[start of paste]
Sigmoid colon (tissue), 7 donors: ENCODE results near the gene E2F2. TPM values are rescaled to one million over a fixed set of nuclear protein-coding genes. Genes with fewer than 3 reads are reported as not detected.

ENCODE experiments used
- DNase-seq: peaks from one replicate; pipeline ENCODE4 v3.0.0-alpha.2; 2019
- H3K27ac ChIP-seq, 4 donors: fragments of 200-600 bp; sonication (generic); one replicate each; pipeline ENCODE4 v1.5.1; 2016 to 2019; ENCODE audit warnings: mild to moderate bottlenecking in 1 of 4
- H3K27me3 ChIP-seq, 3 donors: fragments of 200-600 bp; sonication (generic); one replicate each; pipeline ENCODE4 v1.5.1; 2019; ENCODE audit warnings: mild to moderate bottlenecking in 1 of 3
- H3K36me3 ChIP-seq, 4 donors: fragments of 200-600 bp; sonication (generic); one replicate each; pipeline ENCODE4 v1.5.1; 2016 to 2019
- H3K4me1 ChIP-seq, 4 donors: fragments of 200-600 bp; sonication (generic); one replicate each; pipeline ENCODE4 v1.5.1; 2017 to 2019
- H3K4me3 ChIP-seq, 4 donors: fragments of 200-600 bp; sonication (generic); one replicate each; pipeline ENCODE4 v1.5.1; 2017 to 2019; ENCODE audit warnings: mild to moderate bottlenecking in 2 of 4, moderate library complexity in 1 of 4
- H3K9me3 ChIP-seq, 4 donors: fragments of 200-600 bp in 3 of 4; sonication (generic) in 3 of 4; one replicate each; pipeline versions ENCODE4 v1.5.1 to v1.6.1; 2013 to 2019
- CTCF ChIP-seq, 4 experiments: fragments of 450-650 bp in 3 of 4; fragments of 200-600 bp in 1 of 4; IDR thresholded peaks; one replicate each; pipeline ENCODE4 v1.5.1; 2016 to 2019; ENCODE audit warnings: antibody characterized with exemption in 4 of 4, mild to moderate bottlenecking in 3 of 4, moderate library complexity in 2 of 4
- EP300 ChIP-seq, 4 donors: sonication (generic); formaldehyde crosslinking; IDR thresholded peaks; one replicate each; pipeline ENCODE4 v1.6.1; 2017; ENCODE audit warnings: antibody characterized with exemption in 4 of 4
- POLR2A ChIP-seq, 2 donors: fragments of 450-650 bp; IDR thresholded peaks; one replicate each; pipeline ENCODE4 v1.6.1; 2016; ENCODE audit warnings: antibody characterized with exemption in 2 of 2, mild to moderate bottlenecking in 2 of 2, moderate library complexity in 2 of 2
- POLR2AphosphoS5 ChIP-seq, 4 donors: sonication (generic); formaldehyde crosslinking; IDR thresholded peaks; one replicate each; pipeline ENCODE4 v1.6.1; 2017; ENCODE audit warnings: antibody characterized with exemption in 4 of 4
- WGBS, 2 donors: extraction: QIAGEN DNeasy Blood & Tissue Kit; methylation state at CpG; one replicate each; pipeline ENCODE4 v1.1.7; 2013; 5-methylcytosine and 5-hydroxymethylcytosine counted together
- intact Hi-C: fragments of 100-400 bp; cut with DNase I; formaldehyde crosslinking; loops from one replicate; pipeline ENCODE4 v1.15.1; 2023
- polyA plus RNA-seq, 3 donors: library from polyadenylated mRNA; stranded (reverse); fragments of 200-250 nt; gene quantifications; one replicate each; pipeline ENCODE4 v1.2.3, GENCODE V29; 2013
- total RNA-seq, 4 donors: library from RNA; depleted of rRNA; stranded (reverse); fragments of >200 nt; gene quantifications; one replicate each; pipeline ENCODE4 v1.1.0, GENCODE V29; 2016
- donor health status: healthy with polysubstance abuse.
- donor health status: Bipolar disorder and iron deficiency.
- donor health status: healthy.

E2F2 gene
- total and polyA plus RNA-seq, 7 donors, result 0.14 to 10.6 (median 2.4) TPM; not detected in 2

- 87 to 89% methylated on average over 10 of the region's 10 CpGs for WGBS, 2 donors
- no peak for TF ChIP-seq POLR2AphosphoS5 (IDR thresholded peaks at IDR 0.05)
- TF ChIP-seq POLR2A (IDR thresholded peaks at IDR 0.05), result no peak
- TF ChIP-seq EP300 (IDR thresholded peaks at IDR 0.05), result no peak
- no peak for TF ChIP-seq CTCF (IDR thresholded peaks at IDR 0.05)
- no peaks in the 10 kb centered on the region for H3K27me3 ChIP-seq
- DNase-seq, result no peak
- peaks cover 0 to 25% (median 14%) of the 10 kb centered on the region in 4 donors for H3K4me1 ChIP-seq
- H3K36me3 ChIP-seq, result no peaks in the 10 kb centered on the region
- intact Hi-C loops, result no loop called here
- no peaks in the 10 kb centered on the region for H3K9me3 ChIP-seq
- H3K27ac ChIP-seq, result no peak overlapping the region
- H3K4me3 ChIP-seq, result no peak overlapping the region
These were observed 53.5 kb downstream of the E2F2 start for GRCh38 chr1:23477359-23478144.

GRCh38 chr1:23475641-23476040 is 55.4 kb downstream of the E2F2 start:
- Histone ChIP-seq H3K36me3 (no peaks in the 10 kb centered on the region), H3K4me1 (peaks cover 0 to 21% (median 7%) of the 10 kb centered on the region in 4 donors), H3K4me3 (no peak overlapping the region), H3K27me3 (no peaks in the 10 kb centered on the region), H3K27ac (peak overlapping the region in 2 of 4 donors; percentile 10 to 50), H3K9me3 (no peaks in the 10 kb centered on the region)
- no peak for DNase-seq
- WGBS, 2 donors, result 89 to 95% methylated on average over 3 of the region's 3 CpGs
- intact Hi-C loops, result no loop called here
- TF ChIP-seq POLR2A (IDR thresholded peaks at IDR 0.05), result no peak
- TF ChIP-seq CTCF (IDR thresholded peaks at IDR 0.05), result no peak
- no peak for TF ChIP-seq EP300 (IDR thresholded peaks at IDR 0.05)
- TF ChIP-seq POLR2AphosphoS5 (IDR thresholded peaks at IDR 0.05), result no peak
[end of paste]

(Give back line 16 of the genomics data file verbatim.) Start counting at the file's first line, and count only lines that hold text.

- polyA plus RNA-seq, 3 donors: library from polyadenylated mRNA; stranded (reverse); fragments of 200-250 nt; gene quantifications; one replicate each; pipeline ENCODE4 v1.2.3, GENCODE V29; 2013